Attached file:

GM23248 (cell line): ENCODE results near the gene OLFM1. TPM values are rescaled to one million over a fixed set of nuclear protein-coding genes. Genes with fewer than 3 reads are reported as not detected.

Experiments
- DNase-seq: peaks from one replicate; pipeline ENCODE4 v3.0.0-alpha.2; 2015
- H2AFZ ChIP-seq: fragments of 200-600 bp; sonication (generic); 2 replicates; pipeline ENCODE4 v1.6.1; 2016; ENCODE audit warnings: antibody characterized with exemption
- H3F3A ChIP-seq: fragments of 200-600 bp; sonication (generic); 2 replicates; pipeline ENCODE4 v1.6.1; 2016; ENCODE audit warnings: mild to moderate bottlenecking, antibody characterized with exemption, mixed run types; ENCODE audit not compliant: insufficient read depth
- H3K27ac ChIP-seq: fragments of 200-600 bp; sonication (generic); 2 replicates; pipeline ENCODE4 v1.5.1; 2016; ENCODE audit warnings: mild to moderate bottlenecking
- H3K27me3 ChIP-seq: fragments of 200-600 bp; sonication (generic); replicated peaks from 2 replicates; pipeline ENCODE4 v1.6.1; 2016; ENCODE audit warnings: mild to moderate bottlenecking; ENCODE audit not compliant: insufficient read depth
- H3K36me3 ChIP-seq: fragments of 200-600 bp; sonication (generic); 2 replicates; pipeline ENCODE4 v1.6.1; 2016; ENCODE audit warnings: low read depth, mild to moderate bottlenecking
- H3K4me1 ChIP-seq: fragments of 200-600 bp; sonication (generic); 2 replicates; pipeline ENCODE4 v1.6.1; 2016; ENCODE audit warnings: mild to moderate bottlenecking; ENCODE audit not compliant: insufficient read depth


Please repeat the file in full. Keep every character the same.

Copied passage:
GM23248 (cell line): ENCODE results near the gene OLFM1. TPM values are rescaled to one million over a fixed set of nuclear protein-coding genes. Genes with fewer than 3 reads are reported as not detected.

Experiments
- DNase-seq: peaks from one replicate; pipeline ENCODE4 v3.0.0-alpha.2; 2015
- H2AFZ ChIP-seq: fragments of 200-600 bp; sonication (generic); 2 replicates; pipeline ENCODE4 v1.6.1; 2016; ENCODE audit warnings: antibody characterized with exemption
- H3F3A ChIP-seq: fragments of 200-600 bp; sonication (generic); 2 replicates; pipeline ENCODE4 v1.6.1; 2016; ENCODE audit warnings: mild to moderate bottlenecking, antibody characterized with exemption, mixed run types; ENCODE audit not compliant: insufficient read depth
- H3K27ac ChIP-seq: fragments of 200-600 bp; sonication (generic); 2 replicates; pipeline ENCODE4 v1.5.1; 2016; ENCODE audit warnings: mild to moderate bottlenecking
- H3K27me3 ChIP-seq: fragments of 200-600 bp; sonication (generic); replicated peaks from 2 replicates; pipeline ENCODE4 v1.6.1; 2016; ENCODE audit warnings: mild to moderate bottlenecking; ENCODE audit not compliant: insufficient read depth
- H3K36me3 ChIP-seq: fragments of 200-600 bp; sonication (generic); 2 replicates; pipeline ENCODE4 v1.6.1; 2016; ENCODE audit warnings: low read depth, mild to moderate bottlenecking
- H3K4me1 ChIP-seq: fragments of 200-600 bp; sonication (generic); 2 replicates; pipeline ENCODE4 v1.6.1; 2016; ENCODE audit warnings: mild to moderate bottlenecking; ENCODE audit not compliant: insufficient read depth